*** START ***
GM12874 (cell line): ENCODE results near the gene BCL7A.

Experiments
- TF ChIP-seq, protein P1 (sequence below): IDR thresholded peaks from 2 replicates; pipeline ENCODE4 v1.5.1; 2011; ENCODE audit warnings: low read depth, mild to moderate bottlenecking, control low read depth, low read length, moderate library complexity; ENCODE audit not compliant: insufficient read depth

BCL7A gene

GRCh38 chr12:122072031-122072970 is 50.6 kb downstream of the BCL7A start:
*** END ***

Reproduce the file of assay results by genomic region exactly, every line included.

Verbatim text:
GM12874 (cell line): ENCODE results near the gene BCL7A.

Experiments
- TF ChIP-seq, protein P1 (sequence below): IDR thresholded peaks from 2 replicates; pipeline ENCODE4 v1.5.1; 2011; ENCODE audit warnings: low read depth, mild to moderate bottlenecking, control low read depth, low read length, moderate library complexity; ENCODE audit not compliant: insufficient read depth

BCL7A gene

GRCh38 chr12:122072031-122072970 is 50.6 kb downstream of the BCL7A start: